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Rutgers MSMF Rutgers MSMF or Stevens Institute MFE?

Hi All, I'm new to quantnet and have recieved calls from Rutgers MSMF and UNCC MSMF. Which one to choose ? Besides how to get exact fee and payment schedule details, as I need them to apply for education loan.
 
I finally got response from NYU - an admit as non-degree candidate....!! I am in total dilemma now. Shud I accept this admission or go to Stevens Institute Of Technology where I got part-time admission as degree candidate.
 

didje

French Student
What is teh difference between a degree candidate and a non-degree candidate ? Stevens looks good.
 
Non-Degree candidate won't get any degree...It's more or less like a certificate...Though NYU has good brand name , a degree from Stevens shud be worth it..
 
I finally got response from NYU - an admit as non-degree candidate....!! I am in total dilemma now. Shud I accept this admission or go to Stevens Institute Of Technology where I got part-time admission as degree candidate.
Are you ok with the idea of not getting a master degree and no career support while paying the same tuition? You can only list the courses and hustle your way for a job using whatever means you get there.
Keep in mind that many jobs would actually require that you obtain a Master degree.

There is little known about Stevens MFE career services, and the program in general so I don't know the choice is that clear.
 

didje

French Student
There is little known about Stevens MFE career services, and the program in general so I don't know the choice is that clear.

I agree. People at Stevens need to re-up the way they promote their program. I'm sure it's not that bad, giving their curriculum and success in the engineering field.
 
Out of curiosity, if you go as a non-degree to NYU, do you have the option to switch to degree seeking if your performance is up to par? If so, I would go as non-degree and deliver academic wise.
 
Put it this way: every single MFE aside from like the top 10 in the country are simply a mish-mosh and retooling of existing courses from other departments with a year of Shreve thrown in and maybe some "get some third-rate employee out of a megafirm to dawdle and teach some tangentially related project course", and in turn, these programs charge thousands of dollars extra per semester when a student in a program with significant overlap can do just as well for themselves.

So unless you're going to Columbia/Berkeley/Baruch/Princeton/Stanford/MIT/NYU/UofC (not sure it has a quant program, since any engineer out of there with some financial background is about as good a quant as you'll get) or one of those other highly ranked programs, caveat emptor.

For instance, in Rutgers's MSMF, their one C++ course covers the basics through linked lists. You want to be as good a quant programmer as anybody out of a non-top 10 MFE? Easy. Download Savitch's Absolute C++, get Duffy's intro to C++ for FEs, and if that's not enough yet, do some problems on ProjectEuler.net.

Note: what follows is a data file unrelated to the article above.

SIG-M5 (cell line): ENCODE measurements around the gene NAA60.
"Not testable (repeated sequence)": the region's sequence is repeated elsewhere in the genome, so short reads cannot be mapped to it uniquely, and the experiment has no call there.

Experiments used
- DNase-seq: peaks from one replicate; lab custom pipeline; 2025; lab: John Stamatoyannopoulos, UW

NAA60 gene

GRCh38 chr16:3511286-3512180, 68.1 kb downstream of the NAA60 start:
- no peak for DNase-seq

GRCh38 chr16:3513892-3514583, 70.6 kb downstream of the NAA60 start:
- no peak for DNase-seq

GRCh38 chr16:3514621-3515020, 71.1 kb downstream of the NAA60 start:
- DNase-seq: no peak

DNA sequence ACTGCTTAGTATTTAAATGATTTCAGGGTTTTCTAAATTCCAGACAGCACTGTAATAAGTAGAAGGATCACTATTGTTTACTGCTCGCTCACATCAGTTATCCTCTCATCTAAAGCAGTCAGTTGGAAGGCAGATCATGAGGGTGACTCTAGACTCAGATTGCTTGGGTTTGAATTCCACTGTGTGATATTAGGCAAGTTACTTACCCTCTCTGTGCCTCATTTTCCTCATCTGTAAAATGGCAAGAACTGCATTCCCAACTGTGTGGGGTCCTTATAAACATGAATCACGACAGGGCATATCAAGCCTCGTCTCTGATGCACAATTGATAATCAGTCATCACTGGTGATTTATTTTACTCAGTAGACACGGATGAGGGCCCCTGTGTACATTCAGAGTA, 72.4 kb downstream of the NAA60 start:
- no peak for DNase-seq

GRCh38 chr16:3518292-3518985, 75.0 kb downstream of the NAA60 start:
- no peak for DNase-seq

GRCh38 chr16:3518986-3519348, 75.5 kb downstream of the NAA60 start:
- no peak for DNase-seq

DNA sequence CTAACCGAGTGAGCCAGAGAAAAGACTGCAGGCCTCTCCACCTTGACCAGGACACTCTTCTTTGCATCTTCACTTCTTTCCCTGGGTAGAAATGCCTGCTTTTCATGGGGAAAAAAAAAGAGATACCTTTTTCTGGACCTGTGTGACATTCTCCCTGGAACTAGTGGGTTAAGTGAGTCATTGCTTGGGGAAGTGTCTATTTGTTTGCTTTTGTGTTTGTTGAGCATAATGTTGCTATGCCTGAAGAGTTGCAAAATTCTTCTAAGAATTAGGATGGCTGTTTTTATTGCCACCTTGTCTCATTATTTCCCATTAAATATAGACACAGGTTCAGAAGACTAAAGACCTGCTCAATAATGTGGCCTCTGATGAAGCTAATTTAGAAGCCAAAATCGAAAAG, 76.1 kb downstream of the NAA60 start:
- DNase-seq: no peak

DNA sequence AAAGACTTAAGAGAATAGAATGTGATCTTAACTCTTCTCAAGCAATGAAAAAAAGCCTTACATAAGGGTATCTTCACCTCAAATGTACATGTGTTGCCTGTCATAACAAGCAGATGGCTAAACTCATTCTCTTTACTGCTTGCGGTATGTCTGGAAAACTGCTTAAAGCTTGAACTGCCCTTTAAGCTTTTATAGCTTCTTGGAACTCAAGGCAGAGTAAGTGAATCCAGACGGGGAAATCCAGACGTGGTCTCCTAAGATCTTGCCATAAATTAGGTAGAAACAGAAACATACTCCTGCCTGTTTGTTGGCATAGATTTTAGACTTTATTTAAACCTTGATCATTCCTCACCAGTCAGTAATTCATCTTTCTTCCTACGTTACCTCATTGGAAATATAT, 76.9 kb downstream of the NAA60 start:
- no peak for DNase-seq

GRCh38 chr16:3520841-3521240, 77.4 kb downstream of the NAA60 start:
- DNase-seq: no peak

Want the math background that the quants have? Any MS in operations research/management science/statistics/applied math and you're more or less good to go. Anything finance related you can learn on the job--and odds are, you probably won't even realize you're picking up finance because it'll all be numbers and strings and vectors and matrices to you anyway.

Of course, once again, this doesn't apply to top 10 programs that have directors (or firm managers EG Sylvain Raynes) come in and teach their specialty just because they like to teach and placing you directly into fantastic job opportunities for crazy good pay, but all of the other "quant" programs are nothing more than cash cows, with tons of bullshit for whatever gems of courses there are.
 

didje

French Student
Of course, once again, this doesn't apply to top 10 programs that have directors (or firm managers EG Sylvain Raynes) come in and teach their specialty just because they like to teach and placing you directly into fantastic job opportunities for crazy good pay, but all of the other "quant" programs are nothing more than cash cows, with tons of bullshit for whatever gems of courses there are.

So you think that people coming from the other programs can't be as good as people coming from Baruch/Columbia/etc... ?

I don't agree with that. You always have people with tremendous skills hidden in little known programs, getting good job in a little known company first and then have a pretty successful career. When you go to top programs, you basically pay for the opportunity to have internships at Goldman&Sachs or JPM. That doesn't mean that you are "better". You can go toRutgers/Stevens/FloridaState and finally become more successful than a guy from Princeton.

PS : Excuse my english :)
 
So you think that people coming from the other programs can't be as good as people coming from Baruch/Columbia/etc... ?

I don't agree with that. You always have people with tremendous skills hidden in little known programs, getting good job in a little known company first and then have a pretty successful career. When you go to top programs, you basically pay for the opportunity to have internships at Goldman&Sachs or JPM. That doesn't mean that you are "better". You can go toRutgers/Stevens/FloridaState and finally become more successful than a guy from Princeton.

PS : Excuse my english :)

Your statement is painfully obvious. Of course it's possible. It's also possible for a kid that grew up in inner-city Newark, NJ to go to an ivy-league college. I'd think someone on a quant forum would understand that while it's possible, it's far less probable. Sure, you *can* have someone be scrappy, work inordinate hours for low pay on a wing and a hope and some gratitude, learn more stuff, add value, yadda yadda.

Sure, they can rise to the top.